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How New York's MTA Covered Its Own Disaster On Twitter

The always-embattled agency that runs the city's subways emerged unexpectedly as the source of some of the storm's most compelling images and video. "We're not trying to tell people that everything is great," says Lisberg.

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Just a few minutes into the start of rush hour in New York City on Thursday afternoon, Aaron Donovan, who runs the Twitter account of the New York City Metropolitan Transportation Authority, was thumbing through photos in his e-mail of the destruction and debris on train tracks and subway tunnels throughout the storm-ravaged region. While stopping to answer calls from reporters and call into a radio show to share the latest news, he picked out the best ones to upload to the MTA's official Flickr page. Then, as he has dozens of times since Hurricane Sandy knocked out the largest subway system in the country, he tweeted.

"Our @MetroNorthTweet employees are busy removing trees from the Hudson Line in the #Bronx," he wrote.

Within minutes, it had been retweeted 49 times and favorited seven. "@MTAInsider you guys have been fabulous and I thank you for doing the best you can, safely and efficiently! #MTA," one follower tweeted.

With many of its subway tunnels more than knee-deep in water and a city in distress looking for answers, a small team at New York City's MTA communications offices found a long-lost empathetic connection with customers during the aftermath of Hurricane Sandy. The agency, long criticized as a giant, opaque source of consumer frustration, had drawn little attention before the storm for its forays into social media that, at a moment of crisis, turned into a central source of information — and, at times, wonder — for stranded New Yorkers.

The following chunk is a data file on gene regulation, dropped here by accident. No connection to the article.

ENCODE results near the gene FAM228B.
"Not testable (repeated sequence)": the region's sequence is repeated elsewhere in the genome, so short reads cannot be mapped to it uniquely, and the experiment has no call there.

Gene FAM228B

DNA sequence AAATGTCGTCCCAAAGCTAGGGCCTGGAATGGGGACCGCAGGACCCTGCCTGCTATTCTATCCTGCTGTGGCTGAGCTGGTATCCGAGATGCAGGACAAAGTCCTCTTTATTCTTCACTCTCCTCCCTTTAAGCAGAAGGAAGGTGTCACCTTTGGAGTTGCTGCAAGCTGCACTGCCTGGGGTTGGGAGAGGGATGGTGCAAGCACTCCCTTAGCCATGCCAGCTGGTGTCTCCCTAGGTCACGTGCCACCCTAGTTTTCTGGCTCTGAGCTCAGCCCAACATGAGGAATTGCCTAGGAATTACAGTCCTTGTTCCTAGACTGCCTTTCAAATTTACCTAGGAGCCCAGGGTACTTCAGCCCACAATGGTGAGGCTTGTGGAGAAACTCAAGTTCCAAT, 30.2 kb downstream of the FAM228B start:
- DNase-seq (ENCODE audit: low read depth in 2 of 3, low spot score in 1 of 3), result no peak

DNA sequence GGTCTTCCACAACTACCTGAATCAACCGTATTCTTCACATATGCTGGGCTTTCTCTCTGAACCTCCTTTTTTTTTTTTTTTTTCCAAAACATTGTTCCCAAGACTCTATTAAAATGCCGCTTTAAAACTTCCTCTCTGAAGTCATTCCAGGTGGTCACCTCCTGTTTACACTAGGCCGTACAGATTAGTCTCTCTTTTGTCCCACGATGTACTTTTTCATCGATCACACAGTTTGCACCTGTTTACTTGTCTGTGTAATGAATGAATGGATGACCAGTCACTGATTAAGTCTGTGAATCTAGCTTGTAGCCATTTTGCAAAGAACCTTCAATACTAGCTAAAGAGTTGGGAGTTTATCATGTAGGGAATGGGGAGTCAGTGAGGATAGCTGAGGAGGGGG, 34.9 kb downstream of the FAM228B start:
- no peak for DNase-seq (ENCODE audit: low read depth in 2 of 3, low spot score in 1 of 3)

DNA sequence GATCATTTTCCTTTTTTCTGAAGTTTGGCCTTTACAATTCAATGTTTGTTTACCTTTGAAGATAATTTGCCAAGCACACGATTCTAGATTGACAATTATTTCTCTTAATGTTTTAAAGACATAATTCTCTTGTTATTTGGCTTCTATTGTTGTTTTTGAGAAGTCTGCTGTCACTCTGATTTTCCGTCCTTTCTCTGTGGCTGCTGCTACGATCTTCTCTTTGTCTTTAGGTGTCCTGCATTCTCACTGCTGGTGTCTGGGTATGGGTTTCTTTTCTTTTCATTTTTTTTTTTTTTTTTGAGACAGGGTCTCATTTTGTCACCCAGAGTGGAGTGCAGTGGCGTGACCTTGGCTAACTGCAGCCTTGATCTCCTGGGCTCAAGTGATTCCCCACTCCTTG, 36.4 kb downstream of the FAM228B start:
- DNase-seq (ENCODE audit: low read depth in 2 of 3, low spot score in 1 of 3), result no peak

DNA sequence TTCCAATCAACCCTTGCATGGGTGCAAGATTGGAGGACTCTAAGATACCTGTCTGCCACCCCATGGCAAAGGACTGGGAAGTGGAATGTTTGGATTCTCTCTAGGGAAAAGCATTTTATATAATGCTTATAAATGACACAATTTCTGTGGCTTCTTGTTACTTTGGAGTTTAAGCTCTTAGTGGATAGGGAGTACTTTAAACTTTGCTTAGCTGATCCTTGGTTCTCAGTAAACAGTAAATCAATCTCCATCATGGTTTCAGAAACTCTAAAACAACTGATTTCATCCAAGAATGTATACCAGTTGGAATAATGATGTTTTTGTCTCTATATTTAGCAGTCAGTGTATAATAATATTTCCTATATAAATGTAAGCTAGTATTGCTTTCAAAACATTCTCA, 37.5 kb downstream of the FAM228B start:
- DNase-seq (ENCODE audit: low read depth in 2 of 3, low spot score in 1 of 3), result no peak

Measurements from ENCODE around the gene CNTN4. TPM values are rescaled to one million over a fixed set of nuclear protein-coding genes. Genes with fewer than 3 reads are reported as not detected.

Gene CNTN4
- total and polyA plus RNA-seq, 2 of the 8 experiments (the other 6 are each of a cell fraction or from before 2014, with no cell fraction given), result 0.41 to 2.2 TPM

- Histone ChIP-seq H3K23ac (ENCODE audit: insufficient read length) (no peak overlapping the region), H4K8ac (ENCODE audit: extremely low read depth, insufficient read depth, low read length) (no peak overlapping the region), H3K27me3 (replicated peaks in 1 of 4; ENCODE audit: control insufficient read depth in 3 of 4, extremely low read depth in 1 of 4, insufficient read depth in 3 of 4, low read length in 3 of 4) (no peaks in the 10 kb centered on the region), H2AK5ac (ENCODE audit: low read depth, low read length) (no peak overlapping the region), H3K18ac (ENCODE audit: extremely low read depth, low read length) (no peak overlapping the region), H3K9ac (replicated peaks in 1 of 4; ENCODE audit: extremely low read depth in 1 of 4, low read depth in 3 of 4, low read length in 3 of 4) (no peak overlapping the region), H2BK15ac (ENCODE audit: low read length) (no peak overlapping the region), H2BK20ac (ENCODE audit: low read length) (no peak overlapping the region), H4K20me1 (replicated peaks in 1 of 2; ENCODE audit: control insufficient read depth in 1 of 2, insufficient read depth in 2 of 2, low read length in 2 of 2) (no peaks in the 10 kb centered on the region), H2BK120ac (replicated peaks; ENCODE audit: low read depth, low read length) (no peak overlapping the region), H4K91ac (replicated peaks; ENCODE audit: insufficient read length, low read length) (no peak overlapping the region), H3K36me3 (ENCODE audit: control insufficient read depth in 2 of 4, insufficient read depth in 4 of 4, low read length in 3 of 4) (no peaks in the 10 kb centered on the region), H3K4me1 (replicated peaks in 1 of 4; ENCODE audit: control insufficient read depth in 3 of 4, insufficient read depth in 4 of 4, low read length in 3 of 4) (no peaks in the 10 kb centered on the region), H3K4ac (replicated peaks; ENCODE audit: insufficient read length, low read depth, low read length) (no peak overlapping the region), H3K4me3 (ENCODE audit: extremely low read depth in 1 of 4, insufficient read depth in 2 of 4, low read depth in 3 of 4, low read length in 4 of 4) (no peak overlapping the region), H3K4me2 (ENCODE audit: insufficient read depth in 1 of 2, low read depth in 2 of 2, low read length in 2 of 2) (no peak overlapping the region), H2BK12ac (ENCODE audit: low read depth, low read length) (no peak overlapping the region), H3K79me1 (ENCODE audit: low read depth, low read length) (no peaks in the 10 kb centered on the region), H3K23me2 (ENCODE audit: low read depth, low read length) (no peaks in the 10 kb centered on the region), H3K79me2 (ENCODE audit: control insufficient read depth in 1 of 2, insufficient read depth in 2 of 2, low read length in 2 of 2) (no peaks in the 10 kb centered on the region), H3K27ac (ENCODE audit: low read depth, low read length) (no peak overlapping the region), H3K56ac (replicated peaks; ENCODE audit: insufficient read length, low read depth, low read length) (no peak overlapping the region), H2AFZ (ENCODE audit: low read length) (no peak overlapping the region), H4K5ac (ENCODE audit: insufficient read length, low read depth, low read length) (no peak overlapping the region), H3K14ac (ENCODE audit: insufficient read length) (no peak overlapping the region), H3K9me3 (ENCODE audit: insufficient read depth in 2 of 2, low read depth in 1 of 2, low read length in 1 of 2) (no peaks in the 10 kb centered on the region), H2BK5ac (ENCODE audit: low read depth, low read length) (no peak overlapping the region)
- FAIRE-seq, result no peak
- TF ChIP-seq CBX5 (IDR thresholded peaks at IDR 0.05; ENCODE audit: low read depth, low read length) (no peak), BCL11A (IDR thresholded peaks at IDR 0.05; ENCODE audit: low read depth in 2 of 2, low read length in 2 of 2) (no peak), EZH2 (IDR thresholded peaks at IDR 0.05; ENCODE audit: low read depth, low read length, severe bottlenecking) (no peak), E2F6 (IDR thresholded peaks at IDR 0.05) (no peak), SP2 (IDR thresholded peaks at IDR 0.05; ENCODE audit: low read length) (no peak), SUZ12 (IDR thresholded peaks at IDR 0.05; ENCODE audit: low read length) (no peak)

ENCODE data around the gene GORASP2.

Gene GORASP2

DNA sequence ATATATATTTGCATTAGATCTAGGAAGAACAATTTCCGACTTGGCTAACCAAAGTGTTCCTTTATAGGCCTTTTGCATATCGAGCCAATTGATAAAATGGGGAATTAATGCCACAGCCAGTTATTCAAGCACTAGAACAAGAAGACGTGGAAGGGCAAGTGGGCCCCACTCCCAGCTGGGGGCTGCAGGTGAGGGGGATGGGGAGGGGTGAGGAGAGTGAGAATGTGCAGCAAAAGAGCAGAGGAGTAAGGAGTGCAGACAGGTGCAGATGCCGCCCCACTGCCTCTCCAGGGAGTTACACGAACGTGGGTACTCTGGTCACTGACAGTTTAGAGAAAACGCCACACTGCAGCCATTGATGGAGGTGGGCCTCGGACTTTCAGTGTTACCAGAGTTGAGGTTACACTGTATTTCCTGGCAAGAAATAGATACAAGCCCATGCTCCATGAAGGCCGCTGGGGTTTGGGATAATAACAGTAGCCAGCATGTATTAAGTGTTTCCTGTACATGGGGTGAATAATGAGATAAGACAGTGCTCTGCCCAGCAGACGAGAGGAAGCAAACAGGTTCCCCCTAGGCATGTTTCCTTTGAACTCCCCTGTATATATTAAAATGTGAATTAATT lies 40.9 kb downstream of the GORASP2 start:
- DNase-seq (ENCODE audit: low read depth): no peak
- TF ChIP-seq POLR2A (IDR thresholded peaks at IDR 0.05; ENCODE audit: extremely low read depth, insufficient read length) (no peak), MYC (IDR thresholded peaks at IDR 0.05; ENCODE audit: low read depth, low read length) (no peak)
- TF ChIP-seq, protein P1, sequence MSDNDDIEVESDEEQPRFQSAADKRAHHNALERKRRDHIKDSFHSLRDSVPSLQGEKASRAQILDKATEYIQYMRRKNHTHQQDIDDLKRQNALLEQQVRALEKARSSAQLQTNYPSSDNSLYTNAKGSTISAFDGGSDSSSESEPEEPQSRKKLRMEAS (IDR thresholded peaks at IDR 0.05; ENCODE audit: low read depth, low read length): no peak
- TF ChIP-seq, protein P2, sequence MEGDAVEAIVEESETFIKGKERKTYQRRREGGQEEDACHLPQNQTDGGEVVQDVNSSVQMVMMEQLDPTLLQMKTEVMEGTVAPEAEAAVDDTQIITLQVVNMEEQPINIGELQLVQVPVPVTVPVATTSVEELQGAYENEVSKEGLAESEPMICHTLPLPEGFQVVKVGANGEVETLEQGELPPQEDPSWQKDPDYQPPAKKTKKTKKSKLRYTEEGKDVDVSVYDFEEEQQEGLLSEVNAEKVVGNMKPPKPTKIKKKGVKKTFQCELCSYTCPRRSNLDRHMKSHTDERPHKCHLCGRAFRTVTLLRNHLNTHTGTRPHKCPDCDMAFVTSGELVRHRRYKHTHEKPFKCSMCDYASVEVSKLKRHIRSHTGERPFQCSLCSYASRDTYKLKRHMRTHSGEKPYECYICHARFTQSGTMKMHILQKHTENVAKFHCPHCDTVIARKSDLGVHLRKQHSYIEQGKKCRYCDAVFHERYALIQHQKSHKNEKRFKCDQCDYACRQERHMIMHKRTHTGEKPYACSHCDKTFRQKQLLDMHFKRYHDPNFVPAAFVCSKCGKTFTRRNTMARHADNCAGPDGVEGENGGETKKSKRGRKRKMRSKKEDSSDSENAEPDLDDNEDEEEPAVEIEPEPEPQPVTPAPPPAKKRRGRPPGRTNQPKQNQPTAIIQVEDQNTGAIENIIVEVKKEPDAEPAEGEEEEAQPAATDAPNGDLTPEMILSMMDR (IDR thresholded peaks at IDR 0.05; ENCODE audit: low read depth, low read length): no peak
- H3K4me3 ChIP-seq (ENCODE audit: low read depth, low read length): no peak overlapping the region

The key factor, said Adam Lisberg, the MTA's director of external communications: honesty.

"We can't fool anyone about what we're doing and we're not trying to," he said. "We're not trying to tell people that everything's great when it's not."

Indeed, many train lines Friday were just beginning to creak to life, as the agency scrambled to restore crucial services for commuters from Brooklyn and Queens. But the agency — perennially criticized for its failures to communicate — has, for once, largely avoided public blame for a disaster obviously not of its own making, and a response that the press and public can follow from moment to moment on the social web.

The MTA's feed, @MTAInsider, is mostly run by Donovan, a former New York Times desk assistant and five-year MTA veteran who has been operating the feed since it launched in 2010.

During the storm the @MTAInsider feed has more than doubled its audience from around 26,000 followers to more than 65,000 in the course of four days.

"I thought [before the storm] that it would get to maybe 30,000 followers," Donovan said.

In the aftermath of the hurricane, Donovan operated the feed from about 1:30 p.m. to well after midnight. In the mornings, it has been operated by Ben Kaplan, the speechwriter for MTA chief Joe Lhota (Lhota, it should be noted, maintains his own Twitter account). It seemed useful from the beginning of the subway shutdown on Sunday for shooting down false rumors and helping confused riders.